Really! It's true! It wasn't just a fantastical rumor! Metallic caskets are available again!
Springfield Daily News - Apr 14, 1946
Incidentally, I came across this ad after reading a 1948 article by columnist Doris Lockerman in which she wrote that, "It was reported, but not confirmed, that a convention of morticians once crowned a Miss Metallic Casket."
This led me to a long, and ultimately fruitless, search for any evidence of a 'Miss Metallic Casket'. The above ad was the only minor curiosity related to metallic caskets that I came across.
The 1959 "Lonely Man" TV ad for Strand cigarettes is rumored to be the greatest advertising flop in UK history. Because it seemed to say, "If you smoke our cigarettes, you may become a lonely sad sack wandering the streets at night."
In extreme cases, ill-judged advertising can kill a brand stone dead — even if the ad is well-made and memorable. Such was the fate of cigarette brand Strand back in the long-ago days when tobacco products could be advertised on UK television. In 1959 Imperial Tobacco's subsidiary W.D. & H.O. Wills, a firm able to trace its roots in the business back to a tobacconist's shop in Bristol in the 1780s, launched Strand with a high-profile TV advertising campaign supported by posters, press advertising and coupons that could be redeemed for free packs. The TV commercial, devised by copywriter John May at British agency S.H. Benson, saw actor Terence Brook smoking while roaming the rain-drenched strees of London in stylish trench coat and trilby hat...
The style of the protagonist and soundtrack to the commercial appealed to the public. Once it went on air people began getting in touch to find out if the theme tune was available to buy as a record. Sensing an opportunity, Cliff Adams and His Orchestra booked some recording studio time and laid down the track, The Lonely Man Theme, for release as a single. In 1960 The Lonely Man Theme broke into the Top 40...
Undeniably, the advertising campaign earned Strand tremendous recognition. As Winston Fletcher writes in his book Powers of Persuasion: The Inside Story of British Advertising 1951-2000, 'Public awareness of the brand and its advertising rocketed to over 90% within weeks. This was unprecedented and has rarely if ever been surpasssed.' It was a brilliant achievement, but one with a fatal flaw. Despite the high awareness levels delivered by the campaign, hardly anyone was buying the product.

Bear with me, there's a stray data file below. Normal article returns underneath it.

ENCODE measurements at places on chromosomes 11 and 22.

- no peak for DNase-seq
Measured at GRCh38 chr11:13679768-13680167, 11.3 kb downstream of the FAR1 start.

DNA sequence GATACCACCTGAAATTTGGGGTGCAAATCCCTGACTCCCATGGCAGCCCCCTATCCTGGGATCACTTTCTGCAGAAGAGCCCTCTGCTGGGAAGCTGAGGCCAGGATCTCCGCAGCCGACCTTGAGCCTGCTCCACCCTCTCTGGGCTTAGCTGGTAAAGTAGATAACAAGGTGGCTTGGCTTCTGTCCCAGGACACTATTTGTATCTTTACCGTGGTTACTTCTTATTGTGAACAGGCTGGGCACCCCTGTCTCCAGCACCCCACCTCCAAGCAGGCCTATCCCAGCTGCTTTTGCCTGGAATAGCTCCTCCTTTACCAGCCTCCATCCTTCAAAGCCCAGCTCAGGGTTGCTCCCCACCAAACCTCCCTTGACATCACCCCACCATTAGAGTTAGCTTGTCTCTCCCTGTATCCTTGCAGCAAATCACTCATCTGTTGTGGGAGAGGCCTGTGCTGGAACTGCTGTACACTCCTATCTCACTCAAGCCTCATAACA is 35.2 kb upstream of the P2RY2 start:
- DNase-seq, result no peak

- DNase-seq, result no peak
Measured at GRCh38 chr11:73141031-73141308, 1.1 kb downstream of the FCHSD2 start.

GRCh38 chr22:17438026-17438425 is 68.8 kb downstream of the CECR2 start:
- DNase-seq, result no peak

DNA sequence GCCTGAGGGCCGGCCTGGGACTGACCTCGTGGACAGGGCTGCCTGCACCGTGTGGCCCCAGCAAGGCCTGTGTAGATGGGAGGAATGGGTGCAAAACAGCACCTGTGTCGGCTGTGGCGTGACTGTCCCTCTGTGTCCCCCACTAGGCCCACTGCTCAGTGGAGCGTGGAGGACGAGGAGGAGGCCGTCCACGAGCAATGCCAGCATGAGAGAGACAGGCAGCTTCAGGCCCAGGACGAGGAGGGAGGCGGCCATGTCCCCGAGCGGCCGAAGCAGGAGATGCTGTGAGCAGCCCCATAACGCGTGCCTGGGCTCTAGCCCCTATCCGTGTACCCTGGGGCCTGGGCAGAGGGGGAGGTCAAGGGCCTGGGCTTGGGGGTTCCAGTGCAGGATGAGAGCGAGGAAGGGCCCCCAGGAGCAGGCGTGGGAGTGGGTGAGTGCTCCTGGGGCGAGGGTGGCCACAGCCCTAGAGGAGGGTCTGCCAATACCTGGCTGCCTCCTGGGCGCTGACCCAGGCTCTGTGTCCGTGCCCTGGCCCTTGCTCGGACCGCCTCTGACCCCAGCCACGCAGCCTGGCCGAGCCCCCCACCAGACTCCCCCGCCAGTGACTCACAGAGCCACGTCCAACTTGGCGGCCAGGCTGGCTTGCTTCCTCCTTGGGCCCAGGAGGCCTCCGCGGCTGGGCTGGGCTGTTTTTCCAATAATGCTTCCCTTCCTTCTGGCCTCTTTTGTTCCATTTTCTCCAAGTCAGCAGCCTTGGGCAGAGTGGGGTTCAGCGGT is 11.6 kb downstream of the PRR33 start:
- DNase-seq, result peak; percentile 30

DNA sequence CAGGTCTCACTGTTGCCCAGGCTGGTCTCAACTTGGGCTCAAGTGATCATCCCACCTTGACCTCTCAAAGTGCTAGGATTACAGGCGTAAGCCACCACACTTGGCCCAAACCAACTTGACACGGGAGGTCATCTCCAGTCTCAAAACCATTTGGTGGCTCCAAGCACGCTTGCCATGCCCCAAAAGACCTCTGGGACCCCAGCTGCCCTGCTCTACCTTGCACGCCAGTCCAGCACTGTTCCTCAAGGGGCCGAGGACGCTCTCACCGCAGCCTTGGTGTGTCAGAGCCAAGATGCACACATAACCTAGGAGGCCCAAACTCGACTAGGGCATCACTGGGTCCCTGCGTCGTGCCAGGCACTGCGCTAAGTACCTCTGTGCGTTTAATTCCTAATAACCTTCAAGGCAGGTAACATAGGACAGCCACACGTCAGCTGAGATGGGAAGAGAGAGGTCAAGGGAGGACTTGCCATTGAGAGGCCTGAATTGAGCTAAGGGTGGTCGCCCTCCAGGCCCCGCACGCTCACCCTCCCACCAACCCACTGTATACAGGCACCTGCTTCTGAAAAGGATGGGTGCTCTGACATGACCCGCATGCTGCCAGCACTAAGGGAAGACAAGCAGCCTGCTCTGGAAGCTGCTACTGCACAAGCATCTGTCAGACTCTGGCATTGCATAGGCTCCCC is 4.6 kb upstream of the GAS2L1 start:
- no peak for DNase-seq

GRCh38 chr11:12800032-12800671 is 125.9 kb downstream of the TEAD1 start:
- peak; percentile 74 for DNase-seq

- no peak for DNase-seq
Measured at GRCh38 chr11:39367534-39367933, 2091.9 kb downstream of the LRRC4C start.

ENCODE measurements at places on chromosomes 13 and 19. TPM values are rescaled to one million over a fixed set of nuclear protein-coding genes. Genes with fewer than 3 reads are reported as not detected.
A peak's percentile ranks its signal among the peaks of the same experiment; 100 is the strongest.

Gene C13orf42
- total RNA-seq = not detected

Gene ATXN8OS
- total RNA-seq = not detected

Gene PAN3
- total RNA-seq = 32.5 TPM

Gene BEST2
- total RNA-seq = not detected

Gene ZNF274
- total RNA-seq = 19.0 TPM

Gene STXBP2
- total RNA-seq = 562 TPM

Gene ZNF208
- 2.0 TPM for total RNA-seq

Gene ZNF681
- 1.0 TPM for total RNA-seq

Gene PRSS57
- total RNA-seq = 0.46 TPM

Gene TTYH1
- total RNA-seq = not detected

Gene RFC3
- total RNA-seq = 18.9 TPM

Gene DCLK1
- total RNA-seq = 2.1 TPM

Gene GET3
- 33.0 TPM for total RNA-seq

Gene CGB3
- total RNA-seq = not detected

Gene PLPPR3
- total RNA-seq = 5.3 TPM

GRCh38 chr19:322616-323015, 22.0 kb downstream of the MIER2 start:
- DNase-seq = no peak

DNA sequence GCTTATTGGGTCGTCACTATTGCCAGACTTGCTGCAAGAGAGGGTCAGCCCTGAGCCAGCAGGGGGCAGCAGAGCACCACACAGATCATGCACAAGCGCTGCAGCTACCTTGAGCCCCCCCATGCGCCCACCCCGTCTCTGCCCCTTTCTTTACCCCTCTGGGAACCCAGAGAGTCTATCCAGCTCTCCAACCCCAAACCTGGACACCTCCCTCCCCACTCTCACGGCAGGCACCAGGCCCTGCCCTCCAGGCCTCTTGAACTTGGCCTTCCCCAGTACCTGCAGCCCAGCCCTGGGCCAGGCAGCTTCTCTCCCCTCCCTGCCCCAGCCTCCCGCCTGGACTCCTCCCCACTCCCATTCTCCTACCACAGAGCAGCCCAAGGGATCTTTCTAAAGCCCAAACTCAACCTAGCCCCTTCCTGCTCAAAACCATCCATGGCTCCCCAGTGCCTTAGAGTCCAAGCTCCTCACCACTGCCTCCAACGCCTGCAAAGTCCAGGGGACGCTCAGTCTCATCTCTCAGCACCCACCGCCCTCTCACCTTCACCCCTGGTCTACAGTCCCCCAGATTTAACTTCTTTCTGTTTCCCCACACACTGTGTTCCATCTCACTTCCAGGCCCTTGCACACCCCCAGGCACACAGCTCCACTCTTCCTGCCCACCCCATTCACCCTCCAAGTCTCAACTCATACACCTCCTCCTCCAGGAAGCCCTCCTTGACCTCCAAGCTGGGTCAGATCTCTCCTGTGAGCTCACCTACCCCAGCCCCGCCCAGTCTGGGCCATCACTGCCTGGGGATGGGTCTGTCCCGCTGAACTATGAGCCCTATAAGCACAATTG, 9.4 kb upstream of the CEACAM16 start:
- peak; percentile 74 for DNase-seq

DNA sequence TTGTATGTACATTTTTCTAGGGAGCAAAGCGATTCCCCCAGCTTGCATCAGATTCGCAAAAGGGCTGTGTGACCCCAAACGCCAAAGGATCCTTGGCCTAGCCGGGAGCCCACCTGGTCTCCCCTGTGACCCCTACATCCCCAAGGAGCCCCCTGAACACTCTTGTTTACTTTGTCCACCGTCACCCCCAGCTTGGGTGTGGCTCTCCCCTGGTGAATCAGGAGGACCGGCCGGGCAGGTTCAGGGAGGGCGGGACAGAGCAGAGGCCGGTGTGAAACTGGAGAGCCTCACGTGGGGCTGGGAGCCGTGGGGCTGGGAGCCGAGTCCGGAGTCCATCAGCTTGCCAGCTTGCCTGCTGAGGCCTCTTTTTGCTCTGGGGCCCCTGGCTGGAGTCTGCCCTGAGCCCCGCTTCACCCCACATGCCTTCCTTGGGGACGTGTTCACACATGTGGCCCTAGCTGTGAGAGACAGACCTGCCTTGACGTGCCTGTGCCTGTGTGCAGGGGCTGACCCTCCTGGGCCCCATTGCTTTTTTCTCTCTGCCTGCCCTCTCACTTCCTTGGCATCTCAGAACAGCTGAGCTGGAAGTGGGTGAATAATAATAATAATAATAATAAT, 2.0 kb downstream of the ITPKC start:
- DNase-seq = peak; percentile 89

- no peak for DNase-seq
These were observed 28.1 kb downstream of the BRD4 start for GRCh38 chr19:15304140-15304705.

The reasons why revolved around how the Lonely Man was perceived. Many viewers found the focus on loneliness uncomfortable. If the man was reliant on a packet of smokes for company, did this mean he was a bit of an oddball unable to sustain friendships? Was he an addictive personality, craving nicotine above human company? Could he be on his own because of a failed relationship or even due to bereavement? Might he be depressed?...
trying to position a new tobacco brand around loneliness — rather than something much more positive and aspirational, such as individuality — was doomed to failure. With sales failing to take off despite the high level of standout the advertising achieved, Strand was soon withdrawn from the market.
Back in the 1920s, Ralph Woltstem reimagined the brassiere. He did away with the straps around the shoulders and instead used columns to provide support from below. These columns, in turn, incorporated shock absorbers. He was granted two patents for this invention. The device in both patents looks pretty much identical to me. The images are from Patent No. 1762676, and the explanatory text below is from Patent No. 1741898:
This invention relates to new and useful improvements in breast supporters for women and aims to provide simple, inexpensive and efficient means whereby large and flabby breasts of women, especially of the buxom type, may be so supported as to assume a firm and solid condition. Furthermore, the use of my present device will prevent the flapping of the breasts while walking, which always is an undesired feature in women afflicted with breasts of unusual proportions.
1990: Customers of a laundromat in Anchorage, Alaska frequently complained that the slot machine in the establishment never paid out any money, even if a winning combination came up, and one of them eventually called the police about it.
The police initially agreed that it seemed like theft to never pay out winnings, so they confiscated the slot machine. But then the owner of the laundromat explained that the machine was deliberately fixed to not pay off, because gambling was illegal in Alaska. Furthermore, a small sign next to the machine said that it was "For Amusement Only". Perhaps, he conceded, the sign was not prominent enough, but it was there nevertheless.
Upon hearing this, the police decided the slot machine was legal and let the owner take it back.
Paul Di Filippo
Paul has been paid to put weird ideas into fictional form for over thirty years, in his career as a noted science fiction writer. He has recently begun blogging on many curious topics with three fellow writers at The Inferior 4+1.
Our banner was drawn by the legendary underground cartoonist Rick Altergott.